Last year I saw a production of God of Vengeance a serial play by Sholem Asch originally performed on the LES, in Yiddish, but when transfered to Broadway in 1923, the cast was jailed and labeled as “indecent” for presenting Lesbianism on stage for the first time. Indecent is the new work by playwright Paula Vogel, being presented at the Vineyard Theatre. It takes on God of Vengeance and the consequences that production, created. Ms. Vogel and the wonderful director Rebecca Taichman, have created a powerful piece that almost seems like a dance.
The symbolism of ash flowing from the selves of the performers is utilized by David Doorman’s stylized movements. This cast is seamless as they tell the tale of Jewish culture, theatrical history and homosexuality, which ends in a devastating way.
It is 1906 and we first meet Sholem (Max Gordon Moore) in a Warsaw apartment and the reading of the play God of Vengeance. For this who do not know this play it is about a brothel owner and his daughter. His wife is an ex-prostitute and along with his seventeen-year-old daughter, live above the brothel downstairs. The brothel has made the man prosperous, but he aspires to something more—respectability, and towards that end, he hopes to marry his precious daughter to a Talmudic scholar. His daughter strikes up a friendship with the most-desired prostitute and the two begin a love affair that develops and finalizes in a rainstorm.
In Indecent Sholem’s wife and actress Madje (Adina Verson) plays the young daughter, as the play is ostracized by the Jewish community, but is beloved throughout Europe. During the play all the actress playing the daughter fall for the actress playing the prostitute (Katrina Lenk). When Lemml (Richard Tool), the tailor hears the play, he is deeply moved and becomes committed to the production and the stage manager for the play. Famed actor Rudolph Schildkraut (Tom Nelis) stars, giving the show a name attached to it. When, God of Vengeance comes to New York, it is successful in Yiddish, but the move uptown thanks to producer Harry Weinberger (Steven Rattazzi) has disastrous effects when presented in English at the Provincetown Playhouse. The show is re-written to become more commercial and eliminates the lesbian subplot, which is the heart of the show. Sholem agrees not having command of the english language, his wife is replaced and the other cast members, along with the stage manager are furious at the changes. The cast and producer are charged with obscenity and the show closes in one day.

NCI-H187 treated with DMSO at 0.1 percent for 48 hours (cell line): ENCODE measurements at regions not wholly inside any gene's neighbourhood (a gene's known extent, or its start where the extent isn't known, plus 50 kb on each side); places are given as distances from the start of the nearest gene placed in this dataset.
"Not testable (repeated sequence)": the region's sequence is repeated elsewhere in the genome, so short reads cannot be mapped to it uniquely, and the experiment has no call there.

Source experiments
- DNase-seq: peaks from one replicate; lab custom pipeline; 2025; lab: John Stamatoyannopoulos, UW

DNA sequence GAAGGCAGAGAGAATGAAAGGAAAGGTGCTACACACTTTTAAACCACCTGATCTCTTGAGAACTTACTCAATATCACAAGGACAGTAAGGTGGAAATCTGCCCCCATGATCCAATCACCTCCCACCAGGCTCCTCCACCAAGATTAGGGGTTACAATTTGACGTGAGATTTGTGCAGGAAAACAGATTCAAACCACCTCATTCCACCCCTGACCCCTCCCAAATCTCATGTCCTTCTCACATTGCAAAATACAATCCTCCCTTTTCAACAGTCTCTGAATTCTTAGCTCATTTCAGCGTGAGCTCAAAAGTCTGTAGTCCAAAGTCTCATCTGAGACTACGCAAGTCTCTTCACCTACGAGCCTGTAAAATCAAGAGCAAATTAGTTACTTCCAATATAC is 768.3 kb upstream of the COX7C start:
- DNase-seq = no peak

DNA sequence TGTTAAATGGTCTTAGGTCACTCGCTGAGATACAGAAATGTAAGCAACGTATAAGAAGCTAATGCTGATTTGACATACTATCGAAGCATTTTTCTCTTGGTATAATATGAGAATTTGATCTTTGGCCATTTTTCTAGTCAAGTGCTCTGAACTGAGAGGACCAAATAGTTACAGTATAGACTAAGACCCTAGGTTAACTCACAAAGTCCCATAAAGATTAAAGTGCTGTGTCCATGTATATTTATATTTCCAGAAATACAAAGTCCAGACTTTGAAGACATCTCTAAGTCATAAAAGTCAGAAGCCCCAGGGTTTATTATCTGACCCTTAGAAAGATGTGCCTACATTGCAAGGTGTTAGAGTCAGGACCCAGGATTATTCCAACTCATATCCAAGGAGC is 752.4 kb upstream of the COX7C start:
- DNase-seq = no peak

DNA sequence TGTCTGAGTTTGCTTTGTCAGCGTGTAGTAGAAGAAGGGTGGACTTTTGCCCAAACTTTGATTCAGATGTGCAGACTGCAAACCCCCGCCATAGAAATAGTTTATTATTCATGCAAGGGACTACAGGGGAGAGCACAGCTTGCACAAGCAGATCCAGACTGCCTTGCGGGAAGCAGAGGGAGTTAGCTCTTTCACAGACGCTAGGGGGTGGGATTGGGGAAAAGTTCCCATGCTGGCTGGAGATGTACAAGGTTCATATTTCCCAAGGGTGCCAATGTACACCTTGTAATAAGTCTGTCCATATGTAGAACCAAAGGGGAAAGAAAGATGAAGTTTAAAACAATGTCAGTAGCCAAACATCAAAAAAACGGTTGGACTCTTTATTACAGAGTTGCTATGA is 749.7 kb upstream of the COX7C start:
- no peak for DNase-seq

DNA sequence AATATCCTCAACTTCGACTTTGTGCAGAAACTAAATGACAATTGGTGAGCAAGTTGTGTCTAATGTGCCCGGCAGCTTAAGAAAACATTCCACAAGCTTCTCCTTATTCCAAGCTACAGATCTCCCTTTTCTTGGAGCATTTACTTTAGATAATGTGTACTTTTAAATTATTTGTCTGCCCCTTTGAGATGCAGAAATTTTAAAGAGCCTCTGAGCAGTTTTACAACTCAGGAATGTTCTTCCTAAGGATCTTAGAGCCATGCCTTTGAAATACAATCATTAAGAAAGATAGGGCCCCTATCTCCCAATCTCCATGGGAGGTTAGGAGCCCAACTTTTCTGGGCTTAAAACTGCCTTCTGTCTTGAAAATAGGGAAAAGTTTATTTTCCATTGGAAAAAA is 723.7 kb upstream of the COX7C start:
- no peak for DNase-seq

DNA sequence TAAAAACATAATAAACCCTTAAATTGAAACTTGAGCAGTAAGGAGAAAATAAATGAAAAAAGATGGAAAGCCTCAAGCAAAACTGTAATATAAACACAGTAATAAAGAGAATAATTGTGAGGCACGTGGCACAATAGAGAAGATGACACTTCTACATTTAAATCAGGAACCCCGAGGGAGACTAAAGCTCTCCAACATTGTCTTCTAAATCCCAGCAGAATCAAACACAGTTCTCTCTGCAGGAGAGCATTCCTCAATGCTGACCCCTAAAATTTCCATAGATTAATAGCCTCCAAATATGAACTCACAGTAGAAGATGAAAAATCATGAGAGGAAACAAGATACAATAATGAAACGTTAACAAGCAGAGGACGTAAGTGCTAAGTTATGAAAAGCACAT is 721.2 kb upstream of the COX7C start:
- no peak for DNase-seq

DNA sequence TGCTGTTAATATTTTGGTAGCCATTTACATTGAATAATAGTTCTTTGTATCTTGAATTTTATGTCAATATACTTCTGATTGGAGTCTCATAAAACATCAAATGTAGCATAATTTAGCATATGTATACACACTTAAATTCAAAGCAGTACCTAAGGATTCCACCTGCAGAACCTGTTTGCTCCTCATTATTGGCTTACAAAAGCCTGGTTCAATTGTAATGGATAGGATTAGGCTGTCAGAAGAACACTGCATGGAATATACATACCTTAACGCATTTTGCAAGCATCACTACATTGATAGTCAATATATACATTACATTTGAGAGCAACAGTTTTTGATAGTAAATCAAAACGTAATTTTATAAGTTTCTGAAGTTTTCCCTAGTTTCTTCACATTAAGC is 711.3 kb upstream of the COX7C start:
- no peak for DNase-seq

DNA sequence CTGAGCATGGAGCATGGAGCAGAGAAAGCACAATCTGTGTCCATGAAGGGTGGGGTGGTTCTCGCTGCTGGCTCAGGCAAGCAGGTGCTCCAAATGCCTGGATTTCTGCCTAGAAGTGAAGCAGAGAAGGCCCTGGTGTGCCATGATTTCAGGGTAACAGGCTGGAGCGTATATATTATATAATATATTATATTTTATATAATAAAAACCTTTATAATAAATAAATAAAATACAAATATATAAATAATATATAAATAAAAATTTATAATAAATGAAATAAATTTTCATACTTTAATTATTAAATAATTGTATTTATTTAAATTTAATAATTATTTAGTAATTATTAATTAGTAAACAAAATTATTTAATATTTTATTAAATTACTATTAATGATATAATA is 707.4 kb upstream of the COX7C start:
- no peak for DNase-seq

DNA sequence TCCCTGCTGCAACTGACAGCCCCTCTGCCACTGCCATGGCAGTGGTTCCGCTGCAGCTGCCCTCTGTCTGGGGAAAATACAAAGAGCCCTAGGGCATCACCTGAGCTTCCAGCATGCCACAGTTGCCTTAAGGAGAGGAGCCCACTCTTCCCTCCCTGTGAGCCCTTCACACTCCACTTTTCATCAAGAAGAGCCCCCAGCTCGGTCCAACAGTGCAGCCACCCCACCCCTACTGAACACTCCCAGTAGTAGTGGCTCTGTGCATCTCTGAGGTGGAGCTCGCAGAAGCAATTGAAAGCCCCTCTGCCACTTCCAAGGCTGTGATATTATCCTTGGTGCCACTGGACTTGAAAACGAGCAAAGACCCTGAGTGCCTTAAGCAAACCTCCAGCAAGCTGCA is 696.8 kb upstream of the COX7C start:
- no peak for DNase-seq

Ms. Taichman uses projections to indicate if the language is English, German or Yiddish. She also uses it to tell the passing of time, which is quite clever and keeps us in the clear about what is going on. Klezmer songs and music by Lisa Gutkin and Aaron Halva, along with dances keep the story light and flowing. It is almost the same technique used in Cabaret to establish the jovial mood covering the horrors to come. Asch, becomes beyond depressed when he travels to Europe and sees what anti-Semitism has wroth. He comes back never to return to Europe. His performers and stage manager do not escape fate and end up back home presenting the play until their death.
Indecent’s cast, director’s and play are first rate. It is hard to single out anyone, because this is a true collaborative effort. My only draw back to this play is it seems to have three ending and that takes away from the power of the piece. When you realize the cast, except of the playwright died in the Holocaust it is heartbreaking. I mean you know this from the very beginning but it hits home. Then we go and learn the fate of Sholem, which could have been cut and then we see the two female characters kiss and escape in the rain, which is beautiful. The show would have been more powerful to see that, then realize that they all passed.
No matter what this is a show not to miss. It is powerfully acted and beautifully staged.
Indecent: Vineyard Theatre, 108 East 15th St. closes June 19th.